CLUB FOOT

Discussion in 'Shoeing Horses with Lameness Issues' started by Mikel Dawson, Sep 12, 2016.

  1. Offline

    Mikel Dawson Active Member

    Likes Received:
    115
    Trophy Points:
    43
    For those who read x-rays real well and VETS:

    The reason for the inquire is I've had a source tell me if it doesn't show up on an x-ray, then it is not club foot. True or False?

    Can club foot always be confirmed with an x-ray?
    My understanding a club foot shows the follow: higher in the heels; constricted hoof form(narrow); deep sole with the frog growing to ground: concave toe.

    I've also understood(correct me if I'm wrong) a club foot will be at least 3 degrees or more steeper than the "normal" hoof.
  2. Offline

    ray steele Administrator

    Likes Received:
    159
    Trophy Points:
    63
    Mikel,

    I googled diagnosis of club foot,did not define,human or equine, 1st response. I read was that x rays were not necessary to diagnosis. Not sure about the " rules" used to define.

    Ray
  3. Offline

    Mikel Dawson Active Member

    Likes Received:
    115
    Trophy Points:
    43
    I've been working on a horse which I would classify as club foot: concave dorsal wall, narrower than the other hoof, when trimming, I only trim the heels, deep frog. Vet says it is not club foot because it doesn't show up on x-ray. I feel sorry for the customer, and I'm stuck in the middle. I just shoe the horse as if it is club foot.
  4. Offline

    Eric Russell Active Member

    Likes Received:
    125
    Trophy Points:
    43
    Yes and no. According to Redden a grade 1 club foot is 5 degrees greater than the other foot.

    If you think it's a club foot and it has a dish. The only structure which can raise p3 to make it a club foot is the ddft. Why would you lower the heel and add excess force to the ddft to create a dish?

    Raise the angle to get rid of the dish. Then the vet will see it's a club foot via x-rays. You, vet, and horse will all be happy.
  5. Offline

    Mikel Dawson Active Member

    Likes Received:
    115
    Trophy Points:
    43
    Because after a shoeing period the heels have raised so much they must be lowered a bit.
  6. Offline

    Eric Russell Active Member

    Likes Received:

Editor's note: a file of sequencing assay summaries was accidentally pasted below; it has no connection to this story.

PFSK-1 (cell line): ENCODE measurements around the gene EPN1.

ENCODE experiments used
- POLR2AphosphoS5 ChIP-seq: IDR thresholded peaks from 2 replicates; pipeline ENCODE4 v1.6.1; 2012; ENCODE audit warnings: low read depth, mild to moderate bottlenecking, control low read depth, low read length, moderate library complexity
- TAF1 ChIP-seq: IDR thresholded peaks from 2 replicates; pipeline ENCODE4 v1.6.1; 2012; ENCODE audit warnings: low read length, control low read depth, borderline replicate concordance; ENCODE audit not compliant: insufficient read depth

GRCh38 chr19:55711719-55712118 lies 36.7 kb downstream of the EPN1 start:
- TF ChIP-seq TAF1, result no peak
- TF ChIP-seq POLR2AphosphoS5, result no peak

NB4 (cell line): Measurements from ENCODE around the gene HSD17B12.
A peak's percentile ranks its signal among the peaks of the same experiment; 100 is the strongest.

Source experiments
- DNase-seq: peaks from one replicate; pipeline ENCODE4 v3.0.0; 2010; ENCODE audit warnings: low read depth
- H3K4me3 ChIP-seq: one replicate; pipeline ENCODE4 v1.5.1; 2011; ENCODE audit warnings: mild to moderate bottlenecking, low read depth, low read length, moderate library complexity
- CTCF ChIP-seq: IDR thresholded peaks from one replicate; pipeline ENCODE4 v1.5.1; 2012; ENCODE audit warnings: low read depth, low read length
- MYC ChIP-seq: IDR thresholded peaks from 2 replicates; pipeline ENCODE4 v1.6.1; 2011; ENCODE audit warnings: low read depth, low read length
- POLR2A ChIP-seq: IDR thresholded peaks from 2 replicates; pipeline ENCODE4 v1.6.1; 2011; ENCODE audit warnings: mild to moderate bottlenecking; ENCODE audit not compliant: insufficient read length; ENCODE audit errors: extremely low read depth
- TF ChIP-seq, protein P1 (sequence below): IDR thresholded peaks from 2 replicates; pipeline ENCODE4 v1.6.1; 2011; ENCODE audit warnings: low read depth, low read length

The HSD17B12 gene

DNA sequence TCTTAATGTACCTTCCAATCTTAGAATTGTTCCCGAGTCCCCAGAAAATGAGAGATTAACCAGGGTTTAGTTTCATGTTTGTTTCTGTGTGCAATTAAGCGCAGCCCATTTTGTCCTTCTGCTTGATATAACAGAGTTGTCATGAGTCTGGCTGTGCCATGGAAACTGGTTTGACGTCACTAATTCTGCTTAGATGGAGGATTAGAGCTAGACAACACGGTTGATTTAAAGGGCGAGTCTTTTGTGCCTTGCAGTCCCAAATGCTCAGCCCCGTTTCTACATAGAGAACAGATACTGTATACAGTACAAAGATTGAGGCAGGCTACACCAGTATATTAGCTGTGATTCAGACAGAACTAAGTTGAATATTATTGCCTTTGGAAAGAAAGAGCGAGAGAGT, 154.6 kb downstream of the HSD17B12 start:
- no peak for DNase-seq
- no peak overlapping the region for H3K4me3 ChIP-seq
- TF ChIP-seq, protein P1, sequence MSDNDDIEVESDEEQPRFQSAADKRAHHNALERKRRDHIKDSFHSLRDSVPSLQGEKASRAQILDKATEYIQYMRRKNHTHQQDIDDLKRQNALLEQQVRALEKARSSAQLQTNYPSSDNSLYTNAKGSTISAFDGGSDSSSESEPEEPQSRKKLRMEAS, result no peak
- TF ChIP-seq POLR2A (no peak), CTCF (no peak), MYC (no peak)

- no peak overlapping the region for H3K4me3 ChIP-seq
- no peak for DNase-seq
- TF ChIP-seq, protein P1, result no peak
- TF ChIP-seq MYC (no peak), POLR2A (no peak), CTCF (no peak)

125
    Trophy Points:
    43

    Results should override theory.

    Only trimming heel + dish at next shoeing = raised palmer angle next shoeing cycle (pretrim).

    Take a post trim x-ray and the next shoeing pretrim x-ray. If the palmer angle increased throughout the trimming the team will know there's a flexoral deformity.

    In my experience mild to midgrade clubs will have, basically, even toe/heel growth. Rood and Riddle and Redden both mention this. O'Grady lowers heels but adds to be careful of over loading the ddft. Savoldi is the only article I can find which suggests lowering the heel to prevent toe dishing. And he was obviously promoting his uniform sole thickness theory.
  7. Offline

    Mikel Dawson Active Member

    Likes Received:
    115
    Trophy Points:
    43
    Oh, believe me I understand, but when I can feel give in the sole in front of the frog, I'm not going to trim too much. I also understand there is a fine line to walk on how much to take. And the horse is telling me I am getting it pretty good, as it has yet to be sore after shoeing. I'd like to do the pics, but you know some owners, getting this done is like pulling hen's teeth. I do the best I can with what I got.
  8. Offline

    brian robertson Active Member

    Likes Received:
    132
    Trophy Points:
    43
    I think the deciding factor, on dealing with club feet, is whether or not the horse is in work and/or competing currently. if it's a pasture pet you can make it pretty; if this it's going to a show next weekend any change has to be subtle or you're in the dog house maybe fired
  9. Offline

    Mikel Dawson Active Member

    Likes Received:
    115
    Trophy Points:
    43
    Yes, it is a fine line to walk. Here's my before and after pics. Before the RF angle was 51 degrees, after shoeing, it was 50.5. LF before was 47 degrees, after trimming was 49 degrees.
    I was surprised, the vet who checked this horse for sale said it was not club foot.

    Attached Files:

  10. Offline

    Eric Russell Active Member

    Likes Received:
    125
    Trophy Points:
    43
    It's certainly a club.

    I think it's best to look at the angles before trimming at the next shoeing. Trimming to add force to the ddft, navicular, tip of pedal bone, laminae keeps the banana shoers in business.

Share This Page

Users Viewing Thread (Users: 0, Guests: 0)